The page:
The format in which your data files are stored, will be determined by the type of data you collect e.g. textual, numerical, geospacial, image, etc.
Specialised collection methods or software needed to interpret these data can determine what format your data will take, but it is still important that formats promote long-term preservation and facilitate access. In some cases, it might be necessary to convert data to more sustainable formats.
Consider formats that are:
The UK Data Service provides a list of recommended file formats for various data types.
A file name is the principle identifier of the data file. Maintaining a clear, meaningful, and consistent naming practice will help you find the right data quickly.
Choose elements that are meaningful and relevant to your data. Remember to be consistent and agree to conventions if working in a group. Elements include:
The UK Data Service provides more guidance on file names.
It is important to keep track of the changes you make when processing and analysing data. Recording changes and saving these different versions can save you time if you make a mistake and need to go back or want a record of your work. Remember to always save a master file of the raw or unprocessed data!
The UK Data Service provides more guidance on version control and authenticity.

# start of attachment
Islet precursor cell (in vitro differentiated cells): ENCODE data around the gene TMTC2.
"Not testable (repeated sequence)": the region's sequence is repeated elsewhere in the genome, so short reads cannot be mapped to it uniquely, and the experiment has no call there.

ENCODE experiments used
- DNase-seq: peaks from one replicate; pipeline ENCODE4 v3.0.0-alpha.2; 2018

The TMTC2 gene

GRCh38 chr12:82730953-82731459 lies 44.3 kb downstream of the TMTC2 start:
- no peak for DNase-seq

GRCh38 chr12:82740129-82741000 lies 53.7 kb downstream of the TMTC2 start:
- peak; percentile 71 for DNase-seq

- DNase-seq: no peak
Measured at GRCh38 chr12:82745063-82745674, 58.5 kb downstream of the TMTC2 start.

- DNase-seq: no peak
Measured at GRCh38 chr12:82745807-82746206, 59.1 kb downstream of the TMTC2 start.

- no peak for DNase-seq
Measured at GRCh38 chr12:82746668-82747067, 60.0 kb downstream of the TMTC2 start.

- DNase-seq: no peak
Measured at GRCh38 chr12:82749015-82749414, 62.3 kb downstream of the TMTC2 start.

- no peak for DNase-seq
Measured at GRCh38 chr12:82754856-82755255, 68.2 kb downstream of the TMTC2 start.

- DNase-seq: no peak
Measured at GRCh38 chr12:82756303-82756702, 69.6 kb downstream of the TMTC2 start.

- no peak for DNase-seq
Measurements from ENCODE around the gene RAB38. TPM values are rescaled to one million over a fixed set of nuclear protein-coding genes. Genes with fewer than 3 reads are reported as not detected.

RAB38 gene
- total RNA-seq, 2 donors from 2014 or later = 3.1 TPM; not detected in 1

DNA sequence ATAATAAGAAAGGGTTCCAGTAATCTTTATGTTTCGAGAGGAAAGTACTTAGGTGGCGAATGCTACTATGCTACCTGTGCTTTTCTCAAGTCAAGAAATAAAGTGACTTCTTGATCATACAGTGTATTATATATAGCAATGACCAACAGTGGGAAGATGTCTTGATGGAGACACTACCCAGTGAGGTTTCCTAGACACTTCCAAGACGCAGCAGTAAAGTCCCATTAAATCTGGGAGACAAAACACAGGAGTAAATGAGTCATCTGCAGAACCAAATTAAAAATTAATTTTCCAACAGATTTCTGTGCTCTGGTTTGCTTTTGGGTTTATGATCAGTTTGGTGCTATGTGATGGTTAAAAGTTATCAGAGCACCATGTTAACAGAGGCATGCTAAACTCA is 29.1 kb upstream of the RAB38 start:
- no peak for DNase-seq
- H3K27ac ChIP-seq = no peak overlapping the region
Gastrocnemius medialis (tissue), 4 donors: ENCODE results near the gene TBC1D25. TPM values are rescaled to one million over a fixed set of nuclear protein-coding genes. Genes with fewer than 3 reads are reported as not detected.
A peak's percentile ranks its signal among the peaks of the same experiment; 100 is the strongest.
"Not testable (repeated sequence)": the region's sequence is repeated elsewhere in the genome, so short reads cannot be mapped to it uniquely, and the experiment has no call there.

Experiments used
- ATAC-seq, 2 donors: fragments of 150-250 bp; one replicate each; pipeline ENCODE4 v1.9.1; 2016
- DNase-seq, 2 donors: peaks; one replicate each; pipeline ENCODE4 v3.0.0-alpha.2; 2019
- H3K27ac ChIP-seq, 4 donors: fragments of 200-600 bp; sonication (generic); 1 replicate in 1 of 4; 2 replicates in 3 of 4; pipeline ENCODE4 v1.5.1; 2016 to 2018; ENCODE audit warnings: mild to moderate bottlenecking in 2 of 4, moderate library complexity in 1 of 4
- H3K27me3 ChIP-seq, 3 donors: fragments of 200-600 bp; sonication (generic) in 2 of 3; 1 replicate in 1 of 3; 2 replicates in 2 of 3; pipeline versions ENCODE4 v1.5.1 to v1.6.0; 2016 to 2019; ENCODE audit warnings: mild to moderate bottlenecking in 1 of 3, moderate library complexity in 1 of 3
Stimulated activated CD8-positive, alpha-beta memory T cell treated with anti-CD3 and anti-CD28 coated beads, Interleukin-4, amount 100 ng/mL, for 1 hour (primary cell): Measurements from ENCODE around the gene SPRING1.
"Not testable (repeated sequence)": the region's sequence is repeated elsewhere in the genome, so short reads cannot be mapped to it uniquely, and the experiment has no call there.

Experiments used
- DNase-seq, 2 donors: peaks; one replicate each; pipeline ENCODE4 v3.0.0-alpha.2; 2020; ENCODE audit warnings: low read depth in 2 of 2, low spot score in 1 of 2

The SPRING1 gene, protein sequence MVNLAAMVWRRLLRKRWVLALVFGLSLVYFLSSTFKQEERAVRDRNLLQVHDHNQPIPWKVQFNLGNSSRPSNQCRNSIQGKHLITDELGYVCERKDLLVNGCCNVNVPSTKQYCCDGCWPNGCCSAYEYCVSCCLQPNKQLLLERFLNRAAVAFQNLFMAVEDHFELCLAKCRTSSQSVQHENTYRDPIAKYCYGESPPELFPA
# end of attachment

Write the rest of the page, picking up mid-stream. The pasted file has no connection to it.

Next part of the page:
Structuring your files will make it easier to find and keep track of your data. As with file names, use what is meaningful to your data and be consistent.
The UK Data Service provides more guidance on file structuring
Data needs a context if it is to be understood. Throughout your research project, you will need to comprehensively document and describe your data. This will give it a context making it understandable and useable for others. It will also save you time if you have to go back to your data in a month, a year, or five years.
Documenting and describing data is not as difficult as it sounds. In fact, you are probably already doing this! It can be as easy as keeping a lab notebook or making a record of what you are doing.
You understand your research better than anyone else, so you are in the best position to answer this. Ask yourself, 'what is needed for someone else to understand my data?'
Three levels of data documentation that can help create a context are:
Do not wait until the end of the project to start documenting! Keep notes and a record throughout the research project.
For project-level documentation, use your Data Management Plan to guide you. Fill in the information as it comes.
For data-level documentation, it can be as simple as a notebook, but there are other tools available, many of which are free. Some include:
The UK Data Service provides more guidance on data documentation and resources